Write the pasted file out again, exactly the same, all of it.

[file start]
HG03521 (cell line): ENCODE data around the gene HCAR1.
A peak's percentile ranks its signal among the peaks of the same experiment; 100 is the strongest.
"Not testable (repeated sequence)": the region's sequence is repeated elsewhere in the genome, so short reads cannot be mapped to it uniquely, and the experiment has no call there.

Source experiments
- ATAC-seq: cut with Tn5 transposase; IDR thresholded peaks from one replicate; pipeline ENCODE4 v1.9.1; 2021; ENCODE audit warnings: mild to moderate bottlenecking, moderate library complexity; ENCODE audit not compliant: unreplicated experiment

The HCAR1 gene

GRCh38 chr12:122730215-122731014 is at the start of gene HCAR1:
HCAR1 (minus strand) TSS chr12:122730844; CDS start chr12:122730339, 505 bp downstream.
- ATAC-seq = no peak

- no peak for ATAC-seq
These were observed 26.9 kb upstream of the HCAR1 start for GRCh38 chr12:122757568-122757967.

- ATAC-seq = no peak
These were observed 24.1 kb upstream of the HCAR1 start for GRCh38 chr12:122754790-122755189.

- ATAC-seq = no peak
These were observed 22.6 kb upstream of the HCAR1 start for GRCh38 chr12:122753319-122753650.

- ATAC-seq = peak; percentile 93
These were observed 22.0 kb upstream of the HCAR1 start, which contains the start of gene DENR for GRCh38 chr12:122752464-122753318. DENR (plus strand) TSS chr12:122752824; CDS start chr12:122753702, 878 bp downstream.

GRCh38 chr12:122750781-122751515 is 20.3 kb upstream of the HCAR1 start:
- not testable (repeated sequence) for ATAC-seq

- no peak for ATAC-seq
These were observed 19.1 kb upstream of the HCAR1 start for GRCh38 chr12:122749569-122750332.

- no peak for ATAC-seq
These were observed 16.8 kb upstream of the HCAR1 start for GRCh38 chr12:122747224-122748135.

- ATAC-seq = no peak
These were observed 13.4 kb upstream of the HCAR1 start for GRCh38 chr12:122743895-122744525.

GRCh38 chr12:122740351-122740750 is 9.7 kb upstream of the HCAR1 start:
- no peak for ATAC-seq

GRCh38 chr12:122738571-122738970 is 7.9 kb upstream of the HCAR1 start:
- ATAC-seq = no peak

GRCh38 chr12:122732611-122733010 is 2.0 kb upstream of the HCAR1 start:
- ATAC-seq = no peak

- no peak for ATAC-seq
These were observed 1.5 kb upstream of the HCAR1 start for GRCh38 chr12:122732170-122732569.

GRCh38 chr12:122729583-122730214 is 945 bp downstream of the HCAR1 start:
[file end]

HG03521 (cell line): ENCODE data around the gene HCAR1.
A peak's percentile ranks its signal among the peaks of the same experiment; 100 is the strongest.
"Not testable (repeated sequence)": the region's sequence is repeated elsewhere in the genome, so short reads cannot be mapped to it uniquely, and the experiment has no call there.

Source experiments
- ATAC-seq: cut with Tn5 transposase; IDR thresholded peaks from one replicate; pipeline ENCODE4 v1.9.1; 2021; ENCODE audit warnings: mild to moderate bottlenecking, moderate library complexity; ENCODE audit not compliant: unreplicated experiment

The HCAR1 gene

GRCh38 chr12:122730215-122731014 is at the start of gene HCAR1:
HCAR1 (minus strand) TSS chr12:122730844; CDS start chr12:122730339, 505 bp downstream.
- ATAC-seq = no peak

- no peak for ATAC-seq
These were observed 26.9 kb upstream of the HCAR1 start for GRCh38 chr12:122757568-122757967.

- ATAC-seq = no peak
These were observed 24.1 kb upstream of the HCAR1 start for GRCh38 chr12:122754790-122755189.

- ATAC-seq = no peak
These were observed 22.6 kb upstream of the HCAR1 start for GRCh38 chr12:122753319-122753650.

- ATAC-seq = peak; percentile 93
These were observed 22.0 kb upstream of the HCAR1 start, which contains the start of gene DENR for GRCh38 chr12:122752464-122753318. DENR (plus strand) TSS chr12:122752824; CDS start chr12:122753702, 878 bp downstream.

GRCh38 chr12:122750781-122751515 is 20.3 kb upstream of the HCAR1 start:
- not testable (repeated sequence) for ATAC-seq

- no peak for ATAC-seq
These were observed 19.1 kb upstream of the HCAR1 start for GRCh38 chr12:122749569-122750332.

- no peak for ATAC-seq
These were observed 16.8 kb upstream of the HCAR1 start for GRCh38 chr12:122747224-122748135.

- ATAC-seq = no peak
These were observed 13.4 kb upstream of the HCAR1 start for GRCh38 chr12:122743895-122744525.

GRCh38 chr12:122740351-122740750 is 9.7 kb upstream of the HCAR1 start:
- no peak for ATAC-seq

GRCh38 chr12:122738571-122738970 is 7.9 kb upstream of the HCAR1 start:
- ATAC-seq = no peak

GRCh38 chr12:122732611-122733010 is 2.0 kb upstream of the HCAR1 start:
- ATAC-seq = no peak

- no peak for ATAC-seq
These were observed 1.5 kb upstream of the HCAR1 start for GRCh38 chr12:122732170-122732569.

GRCh38 chr12:122729583-122730214 is 945 bp downstream of the HCAR1 start: